Monthly Archives: April 2010

Top Ten Spring Foods

Healthy food in the RefrigeratorWhat you put on your plate and in your mouth can support or diminish you and your life. Here are 10 health-packed foods that can improve your body and your life from the inside out. Happy spring eating!

1. Dandelion:  Dandelions have been used for centuries to treat liver problems. The greens are rich in vitamins A, C and K, as well as beta-carotene and antioxidants. Taking a dandelion supplement can help improve production of bile in the liver and the real dandelion greens are even better.

2. Ginger:  Ginger root, a diuretic, helps the kidneys flush toxins from the body.

3. Blueberries:  Blueberries are the ultimate brain food. The tiny fruit packs a big punch with the highest concentration of antioxidants per serving among fruits. They also help boost neuron signals in the brain.

4. Salmon:  Omega-3 fatty acids, the unsaturated fats found in salmon and other fatty fish, help reduce the risk of heart disease. The American Heart Association recommends that people eat fish rich in omega-3 fatty acids at least twice a week, ideally wild caught rather than farmed.

5. Avocado:  Avocados are high in vitamins C, B6, E, K, as well as potassium and copper, all of which work wonders for the skin. The fruit helps restore hair’s luster as well.

6. Spinach:  Spinach is high in the carotenoid lutein, a natural antioxidant that can help protect the eyes from cataracts, macular degeneration and other diseases.Succulent Veggies and Fruit

7. Broccoli:  Broccoli helps condition hair. The vegetable is high in vitamins A and C, which the body needs to produce sebum, an oily substance secreted by hair follicles to keep it healthyand shiny.

8. Flax Seeds:  Flax seeds are an excellent source of omega-3 fatty acids and protein, which help build muscles.

9. Jalapeños:  Jalapeños contain capsaicin, an active component of chili peppers that has potent antibacterial properties. Capsaicin stimulates secretions that clear mucus from your nose, which relieves nasal congestion and helps fight and prevent sinusitis, or chronic sinus infections.

10. Celery:  Celery is one of the best foods for teeth. The amount of chewing required to break down the crunchy vegetable increases the production of saliva, which helps destroy bacteria that cause plaque.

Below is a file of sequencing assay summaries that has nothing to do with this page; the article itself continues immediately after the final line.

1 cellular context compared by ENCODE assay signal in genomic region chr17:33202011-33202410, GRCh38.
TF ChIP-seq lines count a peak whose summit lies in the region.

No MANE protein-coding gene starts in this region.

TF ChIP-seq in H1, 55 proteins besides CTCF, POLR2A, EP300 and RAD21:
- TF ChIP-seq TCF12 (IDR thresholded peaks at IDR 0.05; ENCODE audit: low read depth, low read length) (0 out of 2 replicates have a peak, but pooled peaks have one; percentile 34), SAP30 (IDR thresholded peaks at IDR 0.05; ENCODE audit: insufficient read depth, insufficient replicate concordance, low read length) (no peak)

11. Sunshine:  Sunshine is not a food, but it is the best source of vitamin D, which is produced in the body in response to sunlight. Without vitamin D, our bodies cannot properly absorb calcium, and our bones become weak and brittle. Vitamin D supplements are recommended when you aren’t getting enough real sun.

Plastic Bags: Use Less at the Grocery Store


MARKET TO MOUTH PLASTIC BAGS Amy 015It was almost a year ago that I wrote a post titled Re-Use Your Plastic Bags. Around that time, as a way to gather data for a book proposal based on this blog, I was sharing my expertise as a grocery shopping-cum-cooking consultant. One of glaring things I noticed shopping with people is the consistent and unnecessary over-use of plastic bags at the grocery store. Above is a pic of one of my client friends looking very sheepish because I had gently admonished her; every time she picked up an item of fresh produce, she grabbed a plastic bag.Whether it was ears of corn, a pound of apples, oranges or heads of lettuce, Amy, like so many people I’d shopped with, put her fruits and vegetables into plastic bags before depositing them into her shopping cart. Now, you’re probably thinking, “What’s wrong with that?! I do it; I put all my fruit and veggies in plastic bags.”

In response, I’m going to ask that you ponder why?!  I’m guessing your answer might be something along lines of “because they’re there!”  Right above the vegetables, or over by the fruit, it’s easy and it’s convenient to grab a plastic bag from one of the dispensers for your lettuce, potatoes, lemons etc.  In fact, one of my clients said that the reason she used plastic bags is because she thought it would be more convenient for the check out person! Yet, I’ve never found loose, un-bagged produce to be an issue at the check out. In other words, I’ve never had a check-out person say, “Excuse ma’am, we need you to put all your fruits and vegetables in individual plastic bags; it makes our job easier.” Of course, the reality is it’s not my responsibility to make the check out person’s job easier or more difficult (and I don’t believe grocery stores require that of me).

But waste, in particular plastic bag waste, is my responsibility. In fact, it’s everyone’s responsibility, including the check-out person at the grocery store, to reduce the number of plastic bags going into landfills. The title of the post I linked to above is Re-Use Your Plastic Bags, and if you read that post you’ll note that I’m not suggesting you do away with bagging your groceries in the small plastic produce bags or the large plastic carry bags.

Rather, I’m advocating using recycled plastic, and fewer plastic bags altogether, and then keeping your plastic bags and reusing them again and again, in fact, until they fall apart. As we move closer to Earth Day 2010 “use less plastic” will be the re-occurring message in this blog. If like me, you’re a visual person, and if you’re serious about wanting to change your relationship to plastic bags, and thus your relationship to the environment, watch “Plastic Bag,” an 18-minute indie film narrated by German film director, Werner Herzog. Reminiscent of the French film “Red Balloon,” it’s a poignant story on the vortex in the Pacific Ocean where plastic bags swirl about for eternity.